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Man convicted in webcam spying apologizes

A former Rutgers University student openly apologized Tuesday for the first time for using a webcam to spy on a romantic meeting between a man and the student's roommate who later killed himself, saying he regrets his "thoughtless, insensitive, immature, stupid and childish choices."

Dharun Ravi, who had been criticized by a judge for not showing remorse and for refusing to say he was sorry, also said he will begin serving a 30-day jail term Thursday, even though he doesn't have to because of appeals in the case.

Through a lawyer, Ravi issued his most contrite public statement yet in a case that made him a symbol of what his family called an overzealous prosecution and that made his roommate, Tyler Clementi, a prime example of what gay rights advocates said were the consequences of bullying.

"I accept responsibility for and regret my thoughtless, insensitive, immature, stupid and childish choices that I made on Sept. 19, 2010, and Sept. 21, 2010," Ravi said. "My behavior and actions, which at no time were motivated by hate, bigotry, prejudice or desire to hurt, humiliate or embarrass anyone, were nonetheless the wrong choices and decisions. I apologize to everyone affected by those choices."

After spending two days repeatedly looking at the Twitter feed on which Ravi announced, "I saw him making out with a dude. Yay," Clementi, 18, threw himself from New York City's George Washington Bridge on Sept. 22, 2010.

In March, a jury convicted Ravi of all 15 criminal counts he faced, including invasion of privacy and bias intimidation. On two of the intimidation counts, he faced up to 10 years in state prison.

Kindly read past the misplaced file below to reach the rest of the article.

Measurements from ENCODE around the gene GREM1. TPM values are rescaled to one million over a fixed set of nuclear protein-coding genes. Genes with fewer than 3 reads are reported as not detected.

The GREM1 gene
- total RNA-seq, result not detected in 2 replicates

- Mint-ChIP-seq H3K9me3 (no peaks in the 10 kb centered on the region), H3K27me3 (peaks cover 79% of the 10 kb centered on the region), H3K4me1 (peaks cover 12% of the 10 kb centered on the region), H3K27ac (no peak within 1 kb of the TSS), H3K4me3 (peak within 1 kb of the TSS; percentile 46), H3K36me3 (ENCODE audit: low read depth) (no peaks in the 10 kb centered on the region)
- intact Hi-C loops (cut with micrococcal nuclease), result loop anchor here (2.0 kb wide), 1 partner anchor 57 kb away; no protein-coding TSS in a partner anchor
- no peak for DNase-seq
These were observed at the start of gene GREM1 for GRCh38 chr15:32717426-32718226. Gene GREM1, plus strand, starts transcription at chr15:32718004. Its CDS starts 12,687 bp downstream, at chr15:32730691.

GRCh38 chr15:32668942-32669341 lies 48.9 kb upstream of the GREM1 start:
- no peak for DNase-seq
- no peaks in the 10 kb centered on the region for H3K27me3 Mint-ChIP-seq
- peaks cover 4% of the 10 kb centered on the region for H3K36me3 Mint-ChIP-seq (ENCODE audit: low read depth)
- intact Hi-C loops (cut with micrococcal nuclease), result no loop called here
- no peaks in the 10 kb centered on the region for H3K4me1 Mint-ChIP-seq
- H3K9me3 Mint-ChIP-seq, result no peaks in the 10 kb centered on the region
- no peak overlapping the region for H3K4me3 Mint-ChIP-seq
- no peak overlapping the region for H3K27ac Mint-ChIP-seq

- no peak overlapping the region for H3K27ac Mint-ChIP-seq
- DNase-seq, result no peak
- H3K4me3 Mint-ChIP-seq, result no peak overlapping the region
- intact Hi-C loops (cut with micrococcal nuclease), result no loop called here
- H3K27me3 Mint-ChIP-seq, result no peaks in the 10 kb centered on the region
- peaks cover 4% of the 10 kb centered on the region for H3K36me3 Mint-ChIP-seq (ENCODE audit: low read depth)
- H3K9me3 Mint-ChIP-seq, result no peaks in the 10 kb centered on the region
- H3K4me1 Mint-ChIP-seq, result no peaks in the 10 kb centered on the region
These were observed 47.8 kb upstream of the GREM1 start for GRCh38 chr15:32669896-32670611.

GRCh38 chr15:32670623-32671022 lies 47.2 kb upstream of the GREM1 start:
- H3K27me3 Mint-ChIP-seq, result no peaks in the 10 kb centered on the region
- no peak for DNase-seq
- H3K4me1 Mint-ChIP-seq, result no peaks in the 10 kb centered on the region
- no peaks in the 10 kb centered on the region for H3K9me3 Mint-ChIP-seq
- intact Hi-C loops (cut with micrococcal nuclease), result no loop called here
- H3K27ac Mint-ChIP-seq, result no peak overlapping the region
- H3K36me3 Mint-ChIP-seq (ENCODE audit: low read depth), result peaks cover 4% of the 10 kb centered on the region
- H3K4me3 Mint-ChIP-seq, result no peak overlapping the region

Last week, a judge sentenced him to 30 days in jail. Because the sentence is less than a year, it decreases the chances that federal immigration authorities will seek to have Ravi deported to India, where he was born and remains a citizen.

Prosecutors, finding the sentence too lenient, said they would appeal.

Ravi's lawyers have said they expect to appeal the convictions. They say that he was not hateful and that authorities charged him with such serious crimes because of Clementi's suicide, even though he was not charged with Clementi's death.

Ravi, 20, could have remained free during the appeal but instead is volunteering to head to the Middlesex County Jail in New Brunswick.

"It's the only way I can go on with my life," he said.

When Ravi was sentenced, Judge Glenn J. Berman chastised him for not apologizing for his actions.

During the court proceeding, Ravi, who had said in March in a newspaper interview that he was "very sorry about Tyler," chose not to address the judge.

He told the Newark Star-Ledger in an interview done before the sentencing but published afterward that he did not want to say he was sorry when sentenced because he thought it would sound insincere.

During the sentencing, Tyler Clementi's brother James said that hearing an apology that late from Ravi would not be meaningful to him.